One of the main issues any growing business needs to address is how to establish financing and credit. Whether your business is just starting out or has been operational for years, securing outside financing sources can serve as a growth engine and, at times, a lifesaver. 

While the lending solutions market is vast and complex, the choice between credit offerings doesn’t have to be. To help you make the right choices, we’ve outlined below some of the most popular ways for small and medium-sized businesses (SMBs) to secure financing. 

Business credit cards

Credit cards issued to businesses often come with unique terms and benefits designed specifically with their needs in mind. Credit cards allow your business to defer payments and free up cash while living up to its financial obligations.  

Lines of credit

Flexible loan options that pre-approve a given sum of financing for businesses and only charge interest on the money withdrawn from the credit line. 

Business/merchant cash advance 

A loan from cash advance companies or credit card processors that lends against a business's future earnings. They are repaid by dedicating a percentage of credit card sales to the lender. 

Secured and unsecured Loans

The difference between these loans is that the former requires collateral from the beneficiary at lower interest rates and the latter requires no collateral but usually has a higher interest rate or stricter terms.  

Microloans

Small lump-sum loans issued by individuals instead of by financial institutions, banks, and credit unions.  

SBA loans

These are loans for small businesses that are guaranteed by the US Small Business Administration. Due to the government’s involvement, rates and terms for these loans are favorable towards small businesses.

Equipment financing  

A loan taken specifically in order to pay for tools or equipment required for the operation of your business. 

To fully evaluate the merits and drawbacks of each method when it comes to your own business, you’ll need to ask yourself these 3 important questions:

1. How much money do you actually need? 

A clear understanding of your business’ financing needs will give you valuable clues in terms of which type of credit would best meet them. 

For instance, a business credit card or line of credit is a great option if you need to quickly set up and cover day-to-day company-related expenses since funding takes only hours or days to procure. However, these methods come with relatively high interest rates, especially for newer businesses or those with a lower total income level. 

Microloans and equipment financing loans are excellent choices when you need to pay for specific machinery or in-store improvements, but the path to funding may be longer, requiring weeks or even months worth of paperwork and evaluations. 

For a more detailed look at the terms of each option, check out the handy lending guides created by SCORE (The Service Corps of Retired Executives), a non-profit organization that provides free consultation to entrepreneurs.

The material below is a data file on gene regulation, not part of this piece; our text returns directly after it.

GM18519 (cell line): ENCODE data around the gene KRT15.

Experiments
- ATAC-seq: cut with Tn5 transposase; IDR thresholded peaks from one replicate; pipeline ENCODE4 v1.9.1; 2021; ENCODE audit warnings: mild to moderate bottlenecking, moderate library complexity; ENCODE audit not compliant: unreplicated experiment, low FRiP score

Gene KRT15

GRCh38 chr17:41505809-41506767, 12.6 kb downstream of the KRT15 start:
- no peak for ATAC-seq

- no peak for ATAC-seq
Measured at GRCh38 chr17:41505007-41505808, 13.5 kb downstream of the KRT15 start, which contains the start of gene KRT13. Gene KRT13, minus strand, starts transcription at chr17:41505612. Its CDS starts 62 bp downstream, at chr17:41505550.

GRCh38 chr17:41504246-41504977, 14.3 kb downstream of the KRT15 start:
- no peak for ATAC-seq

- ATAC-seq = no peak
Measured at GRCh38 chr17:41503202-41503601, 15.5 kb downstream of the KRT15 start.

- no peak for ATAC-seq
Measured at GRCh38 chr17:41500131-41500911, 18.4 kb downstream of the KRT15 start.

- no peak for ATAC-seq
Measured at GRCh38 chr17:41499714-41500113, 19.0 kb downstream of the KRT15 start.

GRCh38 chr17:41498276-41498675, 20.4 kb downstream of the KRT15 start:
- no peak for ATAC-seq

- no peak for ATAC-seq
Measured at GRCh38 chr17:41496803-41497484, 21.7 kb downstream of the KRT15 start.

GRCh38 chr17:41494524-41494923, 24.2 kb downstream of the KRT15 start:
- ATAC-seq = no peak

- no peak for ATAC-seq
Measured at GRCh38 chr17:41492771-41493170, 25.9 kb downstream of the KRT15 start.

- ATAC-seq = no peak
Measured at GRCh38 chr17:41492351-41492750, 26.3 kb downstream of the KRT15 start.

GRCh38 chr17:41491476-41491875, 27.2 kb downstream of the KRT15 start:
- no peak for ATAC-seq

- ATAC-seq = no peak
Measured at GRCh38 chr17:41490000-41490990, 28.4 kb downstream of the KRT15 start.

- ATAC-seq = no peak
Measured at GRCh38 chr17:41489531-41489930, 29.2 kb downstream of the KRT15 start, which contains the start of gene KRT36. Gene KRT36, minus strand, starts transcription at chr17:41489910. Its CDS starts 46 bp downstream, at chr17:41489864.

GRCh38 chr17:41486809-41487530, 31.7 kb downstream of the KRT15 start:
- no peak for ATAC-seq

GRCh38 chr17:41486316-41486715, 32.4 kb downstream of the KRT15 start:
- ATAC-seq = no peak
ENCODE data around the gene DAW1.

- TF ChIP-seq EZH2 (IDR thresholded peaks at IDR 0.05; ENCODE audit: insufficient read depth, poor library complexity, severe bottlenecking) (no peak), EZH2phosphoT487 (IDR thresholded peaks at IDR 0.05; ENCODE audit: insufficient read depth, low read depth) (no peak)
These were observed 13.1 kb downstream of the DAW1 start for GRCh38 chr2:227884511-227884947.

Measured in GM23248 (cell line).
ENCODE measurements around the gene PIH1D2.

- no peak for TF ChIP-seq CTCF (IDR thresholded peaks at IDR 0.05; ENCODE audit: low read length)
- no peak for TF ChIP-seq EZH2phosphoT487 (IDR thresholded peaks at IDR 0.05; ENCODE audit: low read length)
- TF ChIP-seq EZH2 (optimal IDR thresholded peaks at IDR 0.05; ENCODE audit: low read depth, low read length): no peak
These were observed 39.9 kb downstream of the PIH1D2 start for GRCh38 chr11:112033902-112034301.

Keep in mind that t’s never a bad idea to consult with financial advisors, accountants, or even fellow business owners before taking on new financial obligations. Especially in these Zoom-infused times, many professionals are willing to share their knowledge and expertise for free or for a nominal fee via webinars, professional networking groups, and online mentorship events, so don’t be afraid to reach out and ask for help if you feel overwhelmed by the multitude of financing options and lenders out there.

2. Will your business qualify for credit?  

Even if your personal credit score is great, that is no guarantee for your business’s score. This is because lenders often look at other credit qualifiers such as the age of the business, its annual revenue, cash flow, and available collaterals to get a clear picture of the organization’s overall eligibility for credit. 

Some credit options, such as a line of credit, require businesses to be in operation for at least 1-2 years to qualify, and these conditions can vary significantly from lender to lender. 

Since younger businesses are considered more risky investments, interest rates may also be higher during this early 2-5 year window, so, if possible, you would be wise to wait until your business is more mature and your finances are in good financial health before applying for the first time. 

By the way, paying your bills on time is a great way to improve your business’s credit score, so it’s always a good idea to adopt an efficient bill pay tool, such as Melio, that lets you schedule payments in advance and get a clear view of your finances. 

3. How soon do you need the money and when can you pay it back?

For better or for worse, hasty decisions influence long-term results. Taking on new financial obligations may be a necessary step for growing your business but it’s crucial to go into it with a clear head. 

Rather than being at the mercy of lenders or high-interest rates just because you needed capital fast, always try to secure your financing channels well in advance, never borrow more than your business can realistically pay, and form a well-thought-out repayment plan that fits both your needs and your abilities. 

And, if you only need a little extra float, remember you can always use Melio to pay your business bills with a credit card. This way, you can easily defer payments until your next billing cycle and increase your business’s cash flow, without having to apply for credit or fill out any forms. 

If you follow these tips, as well as some good old-fashioned, real-world advice, it will be easier for you to identify the right mix of financing offerings for your small business.  Trust us, your bank account and cash flow statements will thank you!